Skipper Geordan Murphy hails Leicester Tigers' spirit in grinding out crucial win
Leicester Tigers skipper Geordan Murphy paid tribute to his side's never-ending spirit and determination as they bagged a dramatic Heineken Cup win in Italy.
Tigers hammered away at the Treviso line in the closing stages as they sought a go-ahead try in energy-sapping conditions of the soaked Stadio di Monigo.
That persistence finally paid off with just 160 seconds of the game remaining when referee Alain Rolland awarded a penalty-try to the visitors after Treviso had repeatedly infringed in the scrum.
George Ford's conversion pushed Tigers back in front by a point at 14-13 and they hung on for victory.
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"It was not pretty but we showed an abundance of spirit, a great work-rate and an ability to dig in," said Irishman Murphy, who made a huge impact after going on as a second-half replacement.
"Treviso's defence was amazing and they slowed the ball down at the breakdown.
"They were right on the edge of legality and they made it difficult for us. It was a tough game.
"When we saw the rain falling that morning, we thought that would play into their hands. We thought it would be trench warfare and that's what it was.
"The ball was so wet and it was so heavy underfoot that we were inaccurate at stages. It was difficult to get the timing right. You could get stuck in the mud if you weren't moving and, if you were, you tended to get ahead of the ball.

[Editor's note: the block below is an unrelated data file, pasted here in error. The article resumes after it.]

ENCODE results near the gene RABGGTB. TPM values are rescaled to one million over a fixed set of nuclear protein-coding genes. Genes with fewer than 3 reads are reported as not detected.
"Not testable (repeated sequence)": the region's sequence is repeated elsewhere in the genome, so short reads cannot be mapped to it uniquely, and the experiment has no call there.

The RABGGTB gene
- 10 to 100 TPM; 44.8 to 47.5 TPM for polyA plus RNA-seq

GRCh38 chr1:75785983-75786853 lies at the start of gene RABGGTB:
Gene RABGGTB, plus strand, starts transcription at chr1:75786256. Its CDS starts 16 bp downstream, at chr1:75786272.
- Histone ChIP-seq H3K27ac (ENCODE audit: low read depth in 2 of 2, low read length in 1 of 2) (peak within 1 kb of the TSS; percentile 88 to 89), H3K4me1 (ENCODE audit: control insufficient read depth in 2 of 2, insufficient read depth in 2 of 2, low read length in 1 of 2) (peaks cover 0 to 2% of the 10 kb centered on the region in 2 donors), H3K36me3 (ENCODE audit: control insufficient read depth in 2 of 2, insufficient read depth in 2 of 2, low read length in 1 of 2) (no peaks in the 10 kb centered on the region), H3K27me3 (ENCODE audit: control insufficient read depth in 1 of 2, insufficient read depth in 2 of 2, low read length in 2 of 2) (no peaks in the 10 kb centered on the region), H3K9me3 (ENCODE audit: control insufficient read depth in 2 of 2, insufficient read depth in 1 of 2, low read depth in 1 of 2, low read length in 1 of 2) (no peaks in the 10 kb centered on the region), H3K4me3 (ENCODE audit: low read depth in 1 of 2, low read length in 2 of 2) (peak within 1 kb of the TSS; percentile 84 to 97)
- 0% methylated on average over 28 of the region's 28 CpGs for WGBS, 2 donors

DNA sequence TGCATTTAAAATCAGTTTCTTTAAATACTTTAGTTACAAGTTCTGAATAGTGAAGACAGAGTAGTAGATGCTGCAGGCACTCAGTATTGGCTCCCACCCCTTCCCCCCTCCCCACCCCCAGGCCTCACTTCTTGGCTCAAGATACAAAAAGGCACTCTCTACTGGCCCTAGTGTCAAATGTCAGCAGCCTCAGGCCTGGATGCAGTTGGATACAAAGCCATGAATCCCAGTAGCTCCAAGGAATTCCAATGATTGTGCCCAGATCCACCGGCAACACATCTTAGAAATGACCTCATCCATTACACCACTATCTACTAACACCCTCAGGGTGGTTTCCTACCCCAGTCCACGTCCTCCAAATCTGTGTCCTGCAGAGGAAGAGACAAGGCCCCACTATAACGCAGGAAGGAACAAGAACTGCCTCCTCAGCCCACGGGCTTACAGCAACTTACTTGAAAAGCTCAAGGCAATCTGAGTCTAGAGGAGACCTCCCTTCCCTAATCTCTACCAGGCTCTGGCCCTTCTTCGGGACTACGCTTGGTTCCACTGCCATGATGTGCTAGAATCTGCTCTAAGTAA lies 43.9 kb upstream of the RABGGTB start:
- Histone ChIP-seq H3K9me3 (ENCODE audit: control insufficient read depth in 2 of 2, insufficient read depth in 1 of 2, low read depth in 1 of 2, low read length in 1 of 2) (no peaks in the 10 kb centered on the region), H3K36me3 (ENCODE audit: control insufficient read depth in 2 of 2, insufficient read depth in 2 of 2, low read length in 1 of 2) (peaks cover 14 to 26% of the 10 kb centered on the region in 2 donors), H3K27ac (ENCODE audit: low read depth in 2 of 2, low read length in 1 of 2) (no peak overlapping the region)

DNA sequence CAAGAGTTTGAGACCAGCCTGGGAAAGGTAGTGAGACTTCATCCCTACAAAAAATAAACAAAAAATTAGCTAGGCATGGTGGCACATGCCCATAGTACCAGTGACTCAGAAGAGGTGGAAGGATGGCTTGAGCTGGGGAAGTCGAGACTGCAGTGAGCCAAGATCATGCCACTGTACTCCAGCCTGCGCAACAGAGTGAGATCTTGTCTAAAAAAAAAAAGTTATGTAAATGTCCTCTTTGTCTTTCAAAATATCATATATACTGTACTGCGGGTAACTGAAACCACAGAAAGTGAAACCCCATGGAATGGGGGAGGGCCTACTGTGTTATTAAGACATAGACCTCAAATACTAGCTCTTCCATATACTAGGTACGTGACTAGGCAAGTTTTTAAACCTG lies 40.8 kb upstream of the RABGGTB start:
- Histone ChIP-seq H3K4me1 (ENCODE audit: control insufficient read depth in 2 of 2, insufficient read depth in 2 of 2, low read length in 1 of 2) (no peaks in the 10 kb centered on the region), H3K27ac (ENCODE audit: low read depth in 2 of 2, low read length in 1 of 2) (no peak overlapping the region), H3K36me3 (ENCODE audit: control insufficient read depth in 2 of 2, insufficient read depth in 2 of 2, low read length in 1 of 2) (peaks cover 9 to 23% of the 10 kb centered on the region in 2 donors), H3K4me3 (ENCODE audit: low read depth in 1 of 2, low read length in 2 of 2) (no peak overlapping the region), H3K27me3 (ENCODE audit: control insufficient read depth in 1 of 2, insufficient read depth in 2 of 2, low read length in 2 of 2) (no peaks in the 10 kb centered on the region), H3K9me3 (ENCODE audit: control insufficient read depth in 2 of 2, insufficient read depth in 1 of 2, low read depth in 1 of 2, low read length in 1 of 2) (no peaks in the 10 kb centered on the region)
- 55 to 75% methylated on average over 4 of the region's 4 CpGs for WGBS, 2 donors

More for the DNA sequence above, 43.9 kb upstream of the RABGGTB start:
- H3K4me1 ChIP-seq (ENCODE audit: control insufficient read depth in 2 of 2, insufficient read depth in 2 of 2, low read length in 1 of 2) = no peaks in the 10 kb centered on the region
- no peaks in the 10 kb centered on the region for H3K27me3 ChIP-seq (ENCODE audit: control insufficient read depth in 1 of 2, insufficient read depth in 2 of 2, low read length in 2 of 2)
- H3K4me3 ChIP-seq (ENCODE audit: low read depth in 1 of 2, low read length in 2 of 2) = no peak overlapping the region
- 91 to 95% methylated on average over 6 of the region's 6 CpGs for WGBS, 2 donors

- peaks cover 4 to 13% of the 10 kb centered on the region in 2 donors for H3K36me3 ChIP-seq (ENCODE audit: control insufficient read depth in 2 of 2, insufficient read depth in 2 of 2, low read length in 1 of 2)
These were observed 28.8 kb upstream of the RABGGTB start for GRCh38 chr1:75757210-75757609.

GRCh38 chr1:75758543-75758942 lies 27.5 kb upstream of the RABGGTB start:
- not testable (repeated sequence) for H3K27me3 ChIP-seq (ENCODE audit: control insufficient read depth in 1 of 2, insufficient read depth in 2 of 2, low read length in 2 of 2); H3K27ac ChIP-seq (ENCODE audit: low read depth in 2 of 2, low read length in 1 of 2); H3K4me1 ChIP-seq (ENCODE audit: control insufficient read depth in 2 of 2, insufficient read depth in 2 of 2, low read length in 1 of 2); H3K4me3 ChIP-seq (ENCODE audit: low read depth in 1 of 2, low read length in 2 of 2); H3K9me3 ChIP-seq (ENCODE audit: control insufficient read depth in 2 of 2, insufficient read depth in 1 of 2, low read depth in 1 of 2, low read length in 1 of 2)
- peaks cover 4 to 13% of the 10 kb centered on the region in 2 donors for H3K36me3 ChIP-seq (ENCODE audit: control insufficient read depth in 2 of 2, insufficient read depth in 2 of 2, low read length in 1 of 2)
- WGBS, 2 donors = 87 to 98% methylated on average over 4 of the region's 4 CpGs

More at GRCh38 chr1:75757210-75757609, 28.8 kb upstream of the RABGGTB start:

"Handling was very difficult in conditions like that. It probably was not a good spectacle. It was an old-fashioned game of rugby on a waterlogged pitch.
"But now we have two difficult games to go and, hopefully, in a few months' time, people will just remember the four points which is what we came here to get."
Tigers may have needed a late try to win it, but they went ahead in the 14th minute with their try of the season which began underneath their own posts.
Murphy said the end-to-end move was something reminiscent of the Barbarians in their 1970s pomp.
"It was up there with some of the best tries we have scored over the years," said the 34-year-old.
"Right from the go, it had a bit of Barbarians from 1973 in it, with Ben Youngs near his own posts deciding to tap-and-go.
"When he set off, (director of rugby) Richard Cockerill was probably in the stands shouting at him to kick it into row Z.
"But he sprinted past three players, passed to Ant Allen, who got stuck in quicksand but off-loaded to Mat Tait.
"Someone made a great tackle on him but he managed to offload back to Ant and he passed to Adam Thompstone, who raced it in. It was great stuff.
"I enjoyed getting on after the break. I managed to get up to speed quickly and I enjoyed rolling up my sleeves, helping out and getting stuck in."